I also find learning about each inspector’s unique value proposition, business similarities and structural differences is a valuable exercise in better understanding the industry.
In this week’s video blog, I talk about my travels, my thoughts on the interactions I have with industry professionals and how you can see me at your chapter or association event in 2015.
The No. 1 compliant I receive from home inspectors is that some insurance companies cave like tents and pay claimants even when the inspector did nothing wrong!
An insurance company’s only interest is in settling the claim on its own terms, not ones that are necessarily favorable to the home inspector. Accordingly, many home inspectors don’t adequately protect themselves. They carry high deductibles to lower premiums.
Yet, as I always say, you do NOT have to conduct a negligent home inspection to be accused of doing so.
I examine why and detail the near horror story of one home inspector in this week’s ClaimsAcademy video blog.
Many home inspectors believe that competence and experience guarantee a claim-free existence. They are stunned when they receive their first claim (likely a meritless one) after 20 years on the job.
As part of my home inspector training video tip series, ClaimsAcademy, the video below debunks the theory that competence equals a claim-free existence. Watch the video for further examination of the myth and how that false sense of security can hurt your business and professional reputation as a home inspector. Then make sure to sign up for my free video and case study library, which includes a robust collection of valuable information to help you, the competent home inspector, protect your business.
“Good News for Arizona Home Inspectors!” was the headline on a blurb sent to members of Arizona ASHI. What was the “Good News”? The Arizona State Board of Technical Registration – the guys who impose preposterous punishments on home inspectors who have had the misfortune of being the subject of a complaint by their delusional clients – had been operating under the truly ludicrous notion that there should be no statute of limitations for home inspections. In other words, to the citrulls on the Board, you should be subject to suit for a claimed negligent inspection until the end of time. And beyond.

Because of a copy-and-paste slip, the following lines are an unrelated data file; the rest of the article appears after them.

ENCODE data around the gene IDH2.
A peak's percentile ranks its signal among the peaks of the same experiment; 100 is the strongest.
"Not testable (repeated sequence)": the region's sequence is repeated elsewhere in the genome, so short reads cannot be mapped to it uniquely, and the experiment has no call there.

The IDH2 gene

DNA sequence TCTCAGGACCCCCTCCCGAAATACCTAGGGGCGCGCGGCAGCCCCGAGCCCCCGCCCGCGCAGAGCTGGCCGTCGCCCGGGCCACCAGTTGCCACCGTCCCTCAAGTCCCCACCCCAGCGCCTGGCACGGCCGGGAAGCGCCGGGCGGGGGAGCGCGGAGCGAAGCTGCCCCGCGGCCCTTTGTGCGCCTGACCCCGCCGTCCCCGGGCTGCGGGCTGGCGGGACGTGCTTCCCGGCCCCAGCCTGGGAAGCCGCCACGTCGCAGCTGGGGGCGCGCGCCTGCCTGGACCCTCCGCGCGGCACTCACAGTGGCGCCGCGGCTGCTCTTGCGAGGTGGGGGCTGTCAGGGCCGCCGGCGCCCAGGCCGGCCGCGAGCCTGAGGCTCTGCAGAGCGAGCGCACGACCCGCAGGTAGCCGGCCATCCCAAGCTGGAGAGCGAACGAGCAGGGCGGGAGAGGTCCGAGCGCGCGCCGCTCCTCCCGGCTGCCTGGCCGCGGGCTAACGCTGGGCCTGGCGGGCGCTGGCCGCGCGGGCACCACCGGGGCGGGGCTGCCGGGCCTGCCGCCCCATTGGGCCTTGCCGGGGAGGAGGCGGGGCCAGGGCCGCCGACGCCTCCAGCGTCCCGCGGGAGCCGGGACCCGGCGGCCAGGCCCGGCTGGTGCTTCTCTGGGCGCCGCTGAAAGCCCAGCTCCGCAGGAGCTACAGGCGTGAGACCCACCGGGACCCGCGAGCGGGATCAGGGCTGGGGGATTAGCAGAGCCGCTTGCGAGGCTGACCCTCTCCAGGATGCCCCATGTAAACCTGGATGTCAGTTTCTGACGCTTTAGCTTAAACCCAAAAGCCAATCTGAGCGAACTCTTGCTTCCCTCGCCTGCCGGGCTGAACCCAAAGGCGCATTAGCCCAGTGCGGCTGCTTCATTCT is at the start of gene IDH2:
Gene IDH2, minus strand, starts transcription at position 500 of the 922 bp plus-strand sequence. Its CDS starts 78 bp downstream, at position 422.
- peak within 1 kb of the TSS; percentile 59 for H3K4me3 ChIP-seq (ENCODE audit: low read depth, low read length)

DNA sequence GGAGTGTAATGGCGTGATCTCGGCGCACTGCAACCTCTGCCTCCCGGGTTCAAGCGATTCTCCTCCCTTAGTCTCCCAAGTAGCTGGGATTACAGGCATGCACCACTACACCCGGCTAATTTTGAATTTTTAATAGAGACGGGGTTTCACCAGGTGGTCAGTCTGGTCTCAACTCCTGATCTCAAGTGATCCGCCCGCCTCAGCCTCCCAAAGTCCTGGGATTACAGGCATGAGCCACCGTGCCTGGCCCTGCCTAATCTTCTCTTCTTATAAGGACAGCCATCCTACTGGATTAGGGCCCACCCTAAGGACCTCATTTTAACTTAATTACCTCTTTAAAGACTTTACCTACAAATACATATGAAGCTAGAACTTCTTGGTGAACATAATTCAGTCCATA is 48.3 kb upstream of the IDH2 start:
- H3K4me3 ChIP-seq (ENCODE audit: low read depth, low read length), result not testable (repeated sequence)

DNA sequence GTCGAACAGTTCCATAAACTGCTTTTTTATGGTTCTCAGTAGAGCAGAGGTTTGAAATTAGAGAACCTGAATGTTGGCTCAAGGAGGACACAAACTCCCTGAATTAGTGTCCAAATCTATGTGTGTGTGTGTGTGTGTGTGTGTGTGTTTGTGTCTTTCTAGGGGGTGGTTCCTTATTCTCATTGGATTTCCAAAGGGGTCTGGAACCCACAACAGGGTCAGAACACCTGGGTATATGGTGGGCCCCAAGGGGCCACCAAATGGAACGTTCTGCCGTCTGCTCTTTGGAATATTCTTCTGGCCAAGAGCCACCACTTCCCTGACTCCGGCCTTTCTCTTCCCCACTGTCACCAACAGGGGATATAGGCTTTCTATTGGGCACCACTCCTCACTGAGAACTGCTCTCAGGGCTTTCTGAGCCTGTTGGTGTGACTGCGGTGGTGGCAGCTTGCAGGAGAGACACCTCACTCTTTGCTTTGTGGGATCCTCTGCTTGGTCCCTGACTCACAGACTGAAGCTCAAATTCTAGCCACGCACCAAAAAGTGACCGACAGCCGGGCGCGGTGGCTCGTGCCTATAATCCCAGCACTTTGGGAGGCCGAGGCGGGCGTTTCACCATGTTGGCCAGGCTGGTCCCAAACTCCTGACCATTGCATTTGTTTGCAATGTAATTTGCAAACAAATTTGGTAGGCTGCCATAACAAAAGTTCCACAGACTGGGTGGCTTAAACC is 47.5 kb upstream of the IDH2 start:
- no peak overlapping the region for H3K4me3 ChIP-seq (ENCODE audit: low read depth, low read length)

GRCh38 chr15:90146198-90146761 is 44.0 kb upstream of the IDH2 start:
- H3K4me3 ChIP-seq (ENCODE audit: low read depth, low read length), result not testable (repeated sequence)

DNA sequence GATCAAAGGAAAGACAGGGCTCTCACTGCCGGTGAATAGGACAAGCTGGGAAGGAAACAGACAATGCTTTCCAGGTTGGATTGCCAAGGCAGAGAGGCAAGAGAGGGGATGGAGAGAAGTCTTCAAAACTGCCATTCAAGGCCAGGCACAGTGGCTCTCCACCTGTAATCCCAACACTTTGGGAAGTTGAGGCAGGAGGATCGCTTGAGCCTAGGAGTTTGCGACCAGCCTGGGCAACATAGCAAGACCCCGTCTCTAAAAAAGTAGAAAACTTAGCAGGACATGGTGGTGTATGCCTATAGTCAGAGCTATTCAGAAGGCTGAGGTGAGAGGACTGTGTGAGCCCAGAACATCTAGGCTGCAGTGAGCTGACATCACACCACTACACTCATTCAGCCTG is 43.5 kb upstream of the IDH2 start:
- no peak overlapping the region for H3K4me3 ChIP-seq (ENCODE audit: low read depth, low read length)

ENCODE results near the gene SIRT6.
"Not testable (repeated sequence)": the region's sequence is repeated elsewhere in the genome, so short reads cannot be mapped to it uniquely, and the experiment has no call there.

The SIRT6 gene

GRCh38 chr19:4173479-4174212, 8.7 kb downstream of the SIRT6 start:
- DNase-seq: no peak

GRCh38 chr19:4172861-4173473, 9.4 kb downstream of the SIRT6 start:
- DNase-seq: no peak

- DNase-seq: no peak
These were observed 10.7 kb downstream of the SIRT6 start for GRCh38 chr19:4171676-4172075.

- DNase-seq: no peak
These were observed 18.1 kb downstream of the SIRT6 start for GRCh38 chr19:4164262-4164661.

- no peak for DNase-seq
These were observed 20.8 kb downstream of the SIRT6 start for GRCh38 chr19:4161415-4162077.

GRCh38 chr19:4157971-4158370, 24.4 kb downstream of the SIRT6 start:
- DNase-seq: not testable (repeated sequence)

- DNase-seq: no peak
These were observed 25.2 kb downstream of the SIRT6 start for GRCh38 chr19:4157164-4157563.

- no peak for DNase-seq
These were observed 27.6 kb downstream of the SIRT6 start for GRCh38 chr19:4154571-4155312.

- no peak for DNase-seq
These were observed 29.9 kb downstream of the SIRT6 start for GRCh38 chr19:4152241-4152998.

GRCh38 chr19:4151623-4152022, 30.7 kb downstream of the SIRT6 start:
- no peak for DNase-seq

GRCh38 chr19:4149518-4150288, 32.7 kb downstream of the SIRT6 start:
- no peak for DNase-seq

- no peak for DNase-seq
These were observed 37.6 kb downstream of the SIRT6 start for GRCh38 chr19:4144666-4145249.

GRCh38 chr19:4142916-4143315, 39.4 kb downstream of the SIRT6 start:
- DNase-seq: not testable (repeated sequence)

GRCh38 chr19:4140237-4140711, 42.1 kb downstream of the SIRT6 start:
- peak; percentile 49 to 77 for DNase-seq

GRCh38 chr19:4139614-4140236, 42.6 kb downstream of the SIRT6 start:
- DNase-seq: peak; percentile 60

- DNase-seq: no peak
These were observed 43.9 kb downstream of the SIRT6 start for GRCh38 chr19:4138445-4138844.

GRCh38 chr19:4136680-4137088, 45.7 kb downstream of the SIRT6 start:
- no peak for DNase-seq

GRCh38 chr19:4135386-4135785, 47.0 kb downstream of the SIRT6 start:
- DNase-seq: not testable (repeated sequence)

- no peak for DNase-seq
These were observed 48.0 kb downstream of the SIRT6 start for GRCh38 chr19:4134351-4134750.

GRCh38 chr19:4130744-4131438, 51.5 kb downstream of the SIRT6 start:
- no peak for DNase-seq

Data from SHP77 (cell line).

How professional licensing boards always manage to comprise a startlingly large number of knuckleheads would be, it seems to me, an interesting avenue of scholarly inquiry for some enterprising doctoral student.
So the “Good News” for Sun Devil inspectors is that the Arizona State Legislature has reduced the time within which a home inspection claim can be brought from whenever and forever to four years. While four years is a damn sight better than the incumbent standard, which remains in full force and effect until the legislative session mercifully ends, pardon me if I seem underwhelmed by this legislation.
I stress to home inspectors about the legal importance of religiously following their SOP. I know that some home inspectors exceed their SOPs to “stand out” from competitors, but these “stand-out” inspectors are also opening themselves up to more possible liability.
I have read 1000s of SOPs, and a common thread in all of them is this: many phrases that begin, “The home inspector is not required to…” followed by a host of things for which the home inspector is not responsible.
However, I still receive many questions during seminars about the figurative Pandora’s box of legal issues that could arise from exceeding the SOP. Is the SOP that strong? Does exceeding it really open the inspector up to increased possible liability?
I go deeper into the issue in this week’s video blog.